Wednesday, September 30 2020


Sweet potatoes, hard work: keys to a long life

Update: February, 01/2015 - 16:44

Two Vietnamese sisters, Dinh Thi Xa, 102, and Dinh Thi Long, 94, have been recognised as Viet Nam's oldest sisters by the Viet Nam Book of Records (Vietkings).

The certificate was presented to them at their homes in Dong Nai Province's Bien Hoa City.

The women have seven other siblings; three others are all over 90 years old. Their two sisters, Dinh Thi Ti (104) and Dinh Thi Nhu (100), and brother Dinh Van Trong (92), live in the US.

The two women attribute their longevity to their children's and grandchildren's loving care, along with a healthy and moderate lifestyle and reasonable diet.

"I have lived a hard life, and I also ate sweet potatoes to allay my hunger," Long says.

In fact, the two sisters often jokingly refer to sweet potato as "Vietnamese ginseng", saying it helps them maintain their physical and mental fitness as well as ginseng.

Long still helps her daughter sell banh chung (square glutinous rice cakes) to earn money.

She and Xa grew up in a poor family in Hai Duong Province. In order to earn a living, the children had to collect crabs and snails and work for others.

When Long married, she and her husband worked hard but still could not earn enough to feed their nine children.

"We ate the sweet potatoes and occasionally, we caught crabs, snails and fish to improve our meals."

"If the children caught a cold or fever, I picked rau ma (pennywort) and nho noi (dyer's weed) and ground them up for a drink."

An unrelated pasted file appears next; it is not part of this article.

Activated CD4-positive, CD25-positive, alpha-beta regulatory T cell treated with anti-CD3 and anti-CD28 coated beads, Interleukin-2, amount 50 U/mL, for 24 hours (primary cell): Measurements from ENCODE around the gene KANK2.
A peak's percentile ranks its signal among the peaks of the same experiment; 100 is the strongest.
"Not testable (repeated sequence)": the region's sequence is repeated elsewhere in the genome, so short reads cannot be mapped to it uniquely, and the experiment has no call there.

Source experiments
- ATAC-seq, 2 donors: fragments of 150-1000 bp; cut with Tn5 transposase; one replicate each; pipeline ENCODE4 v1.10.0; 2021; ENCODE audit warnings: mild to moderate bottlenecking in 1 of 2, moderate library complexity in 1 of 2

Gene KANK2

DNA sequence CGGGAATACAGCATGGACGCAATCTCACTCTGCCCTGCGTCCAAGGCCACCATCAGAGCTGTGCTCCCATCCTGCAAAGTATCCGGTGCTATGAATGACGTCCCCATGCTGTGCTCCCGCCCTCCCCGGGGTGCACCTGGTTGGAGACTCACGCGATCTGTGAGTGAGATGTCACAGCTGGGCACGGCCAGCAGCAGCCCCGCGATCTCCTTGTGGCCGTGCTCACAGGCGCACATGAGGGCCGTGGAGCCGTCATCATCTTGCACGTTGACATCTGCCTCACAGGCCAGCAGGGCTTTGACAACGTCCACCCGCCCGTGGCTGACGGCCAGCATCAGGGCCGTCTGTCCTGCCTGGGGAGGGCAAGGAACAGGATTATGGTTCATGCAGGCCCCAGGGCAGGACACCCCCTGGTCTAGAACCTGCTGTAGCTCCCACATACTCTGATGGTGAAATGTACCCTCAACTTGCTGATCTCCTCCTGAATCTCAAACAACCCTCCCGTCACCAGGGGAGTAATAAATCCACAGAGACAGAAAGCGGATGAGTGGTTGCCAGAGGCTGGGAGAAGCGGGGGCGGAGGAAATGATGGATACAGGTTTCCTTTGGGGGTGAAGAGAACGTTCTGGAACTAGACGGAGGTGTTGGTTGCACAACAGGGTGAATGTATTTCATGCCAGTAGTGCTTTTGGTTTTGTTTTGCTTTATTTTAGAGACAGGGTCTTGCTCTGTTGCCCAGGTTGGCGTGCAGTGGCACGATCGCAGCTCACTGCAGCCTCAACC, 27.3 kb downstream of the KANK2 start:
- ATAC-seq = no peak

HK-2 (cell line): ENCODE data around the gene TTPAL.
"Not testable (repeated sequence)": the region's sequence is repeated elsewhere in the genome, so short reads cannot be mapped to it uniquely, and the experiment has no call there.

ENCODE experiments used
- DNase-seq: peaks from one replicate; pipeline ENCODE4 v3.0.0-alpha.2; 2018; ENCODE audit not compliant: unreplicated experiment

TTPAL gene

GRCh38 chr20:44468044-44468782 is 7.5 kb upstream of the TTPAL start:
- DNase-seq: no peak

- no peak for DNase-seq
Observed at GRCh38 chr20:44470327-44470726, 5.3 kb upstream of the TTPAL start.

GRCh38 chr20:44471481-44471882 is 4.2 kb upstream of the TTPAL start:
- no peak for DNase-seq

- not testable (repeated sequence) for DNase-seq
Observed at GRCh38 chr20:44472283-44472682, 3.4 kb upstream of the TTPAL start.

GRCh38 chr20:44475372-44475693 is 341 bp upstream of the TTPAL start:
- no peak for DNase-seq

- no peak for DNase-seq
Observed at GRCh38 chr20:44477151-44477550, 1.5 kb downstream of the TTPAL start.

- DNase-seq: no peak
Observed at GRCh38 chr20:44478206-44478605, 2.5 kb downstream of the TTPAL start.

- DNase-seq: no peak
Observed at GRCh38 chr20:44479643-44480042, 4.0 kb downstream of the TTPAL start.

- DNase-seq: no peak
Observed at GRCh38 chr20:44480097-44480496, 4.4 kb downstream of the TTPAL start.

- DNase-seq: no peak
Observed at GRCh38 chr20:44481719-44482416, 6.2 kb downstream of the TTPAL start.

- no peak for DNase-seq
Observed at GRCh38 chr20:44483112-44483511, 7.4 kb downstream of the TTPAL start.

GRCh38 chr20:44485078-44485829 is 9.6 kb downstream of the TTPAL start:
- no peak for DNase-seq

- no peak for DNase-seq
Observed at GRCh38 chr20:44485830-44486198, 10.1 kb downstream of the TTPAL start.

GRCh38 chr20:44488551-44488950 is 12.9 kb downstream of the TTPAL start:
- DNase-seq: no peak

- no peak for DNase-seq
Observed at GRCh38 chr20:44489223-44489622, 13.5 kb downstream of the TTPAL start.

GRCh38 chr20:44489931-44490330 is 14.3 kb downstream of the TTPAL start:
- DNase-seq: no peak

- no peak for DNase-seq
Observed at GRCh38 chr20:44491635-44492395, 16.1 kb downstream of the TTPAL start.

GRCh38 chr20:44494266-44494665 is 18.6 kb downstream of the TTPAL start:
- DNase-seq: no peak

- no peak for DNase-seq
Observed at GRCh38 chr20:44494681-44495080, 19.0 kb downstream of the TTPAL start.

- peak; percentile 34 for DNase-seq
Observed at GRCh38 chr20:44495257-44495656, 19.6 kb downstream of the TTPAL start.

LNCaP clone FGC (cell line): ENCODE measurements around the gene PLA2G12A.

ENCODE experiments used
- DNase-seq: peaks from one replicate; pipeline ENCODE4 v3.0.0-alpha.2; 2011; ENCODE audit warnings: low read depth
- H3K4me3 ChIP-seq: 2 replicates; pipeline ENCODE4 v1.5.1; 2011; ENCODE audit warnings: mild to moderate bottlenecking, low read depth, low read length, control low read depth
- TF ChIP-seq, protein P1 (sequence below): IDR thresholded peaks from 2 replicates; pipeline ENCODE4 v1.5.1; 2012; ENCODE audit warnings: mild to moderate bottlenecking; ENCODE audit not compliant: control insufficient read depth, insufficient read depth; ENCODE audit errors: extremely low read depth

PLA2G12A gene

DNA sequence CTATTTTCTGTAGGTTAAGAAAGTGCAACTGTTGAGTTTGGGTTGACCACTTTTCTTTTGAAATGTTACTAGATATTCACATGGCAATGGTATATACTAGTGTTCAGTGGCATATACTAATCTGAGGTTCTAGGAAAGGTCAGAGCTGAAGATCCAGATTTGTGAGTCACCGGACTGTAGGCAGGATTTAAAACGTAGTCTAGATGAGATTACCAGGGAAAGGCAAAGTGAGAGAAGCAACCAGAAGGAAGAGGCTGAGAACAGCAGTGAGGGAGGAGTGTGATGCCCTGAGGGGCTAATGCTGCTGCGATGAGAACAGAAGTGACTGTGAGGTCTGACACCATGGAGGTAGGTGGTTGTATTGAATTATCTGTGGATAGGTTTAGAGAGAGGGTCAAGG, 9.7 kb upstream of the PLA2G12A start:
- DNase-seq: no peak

In 1985, they moved to Trang Dai Ward in Bien Hoa City. Considered a good place to settle, she called on other siblings to help them. In three months, they built seven houses to welcome others in the family.

As a result, the living condition of the family in the new land gradually improved.

"Our longevity comes from hard work and walking a lot," Long said. "It could also be because we take care of our descendants, too."

Southern commune launches human-powered cable cars

"Rope bridges are uncomfortable and unsafe. Building a bridge by wood is too expensive and they are easy to fall into disrepair. So, I thought of these 'cable cars'," says Tran Van Ven of An Phu District's Phu Huu Commune in An Giang Province.

Though Ven calls his invention a "cable car", it uses mostly human power to operate. It consists of a stable 12-mm diameter cable and a small 8-mm diameter cable.

The one square-metre car is connected to cables by three pulleys. Somone who wants to cross the canal must pull a rope which connects the two end pillars.

Besides carrying people, it can be used to carry agricultural products and materials.

At a cost of VND3 million, four cable cars have been erected along the Bay Xa canal.

Residents love the cars' ease of use, and say they are simple to install, repair and maintain.

"It's difficult to put cau khi on the Bay Xa canal due to the poor banks, and boats carrying rice are too big," says resident Truong Van Khoi. "The other bank has only a few households; most people go to that bank to grow rice. So it's not necessary to erect a wooden bridge. The cable car frees up space on the canal for boats."

The inventor Ven says: "I don't think of it as my creation. I did it just to ease the field work of the residents." — VNS

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